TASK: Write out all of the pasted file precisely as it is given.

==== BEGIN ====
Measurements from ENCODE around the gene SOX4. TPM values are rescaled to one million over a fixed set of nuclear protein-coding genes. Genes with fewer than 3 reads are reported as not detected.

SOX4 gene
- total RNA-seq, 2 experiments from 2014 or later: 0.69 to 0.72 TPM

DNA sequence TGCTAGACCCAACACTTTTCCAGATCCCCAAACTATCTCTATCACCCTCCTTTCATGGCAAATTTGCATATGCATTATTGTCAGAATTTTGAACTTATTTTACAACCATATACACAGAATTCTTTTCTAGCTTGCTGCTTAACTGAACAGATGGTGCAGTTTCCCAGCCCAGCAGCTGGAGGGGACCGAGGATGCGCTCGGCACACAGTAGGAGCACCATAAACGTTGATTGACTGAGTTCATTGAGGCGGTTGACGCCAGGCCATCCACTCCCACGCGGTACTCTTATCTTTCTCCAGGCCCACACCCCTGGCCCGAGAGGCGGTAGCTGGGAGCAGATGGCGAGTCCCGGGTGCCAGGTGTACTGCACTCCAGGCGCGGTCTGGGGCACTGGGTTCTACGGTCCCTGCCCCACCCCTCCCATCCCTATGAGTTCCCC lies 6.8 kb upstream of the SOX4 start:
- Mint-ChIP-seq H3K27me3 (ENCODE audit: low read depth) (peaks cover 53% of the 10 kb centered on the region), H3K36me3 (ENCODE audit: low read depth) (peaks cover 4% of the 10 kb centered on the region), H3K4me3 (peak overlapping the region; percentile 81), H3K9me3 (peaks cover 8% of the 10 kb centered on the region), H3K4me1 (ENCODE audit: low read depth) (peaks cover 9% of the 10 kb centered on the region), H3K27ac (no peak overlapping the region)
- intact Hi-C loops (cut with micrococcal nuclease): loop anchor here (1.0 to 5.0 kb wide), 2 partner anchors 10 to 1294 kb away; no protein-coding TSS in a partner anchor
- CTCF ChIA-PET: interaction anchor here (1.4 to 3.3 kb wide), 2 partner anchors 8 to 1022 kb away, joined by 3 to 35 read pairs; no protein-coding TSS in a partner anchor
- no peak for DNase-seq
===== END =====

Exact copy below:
Measurements from ENCODE around the gene SOX4. TPM values are rescaled to one million over a fixed set of nuclear protein-coding genes. Genes with fewer than 3 reads are reported as not detected.

SOX4 gene
- total RNA-seq, 2 experiments from 2014 or later: 0.69 to 0.72 TPM

DNA sequence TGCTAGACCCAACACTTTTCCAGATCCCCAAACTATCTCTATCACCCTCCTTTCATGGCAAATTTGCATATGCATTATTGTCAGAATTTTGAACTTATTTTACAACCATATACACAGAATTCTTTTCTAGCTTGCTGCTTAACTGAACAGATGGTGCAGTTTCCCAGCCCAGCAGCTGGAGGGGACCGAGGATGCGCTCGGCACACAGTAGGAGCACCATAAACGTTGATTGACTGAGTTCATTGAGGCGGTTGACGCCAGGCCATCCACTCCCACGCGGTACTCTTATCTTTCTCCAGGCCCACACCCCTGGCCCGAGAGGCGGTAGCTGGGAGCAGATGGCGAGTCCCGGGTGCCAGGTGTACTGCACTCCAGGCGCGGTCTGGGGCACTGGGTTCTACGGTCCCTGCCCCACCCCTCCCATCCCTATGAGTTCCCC lies 6.8 kb upstream of the SOX4 start:
- Mint-ChIP-seq H3K27me3 (ENCODE audit: low read depth) (peaks cover 53% of the 10 kb centered on the region), H3K36me3 (ENCODE audit: low read depth) (peaks cover 4% of the 10 kb centered on the region), H3K4me3 (peak overlapping the region; percentile 81), H3K9me3 (peaks cover 8% of the 10 kb centered on the region), H3K4me1 (ENCODE audit: low read depth) (peaks cover 9% of the 10 kb centered on the region), H3K27ac (no peak overlapping the region)
- intact Hi-C loops (cut with micrococcal nuclease): loop anchor here (1.0 to 5.0 kb wide), 2 partner anchors 10 to 1294 kb away; no protein-coding TSS in a partner anchor
- CTCF ChIA-PET: interaction anchor here (1.4 to 3.3 kb wide), 2 partner anchors 8 to 1022 kb away, joined by 3 to 35 read pairs; no protein-coding TSS in a partner anchor
- no peak for DNase-seq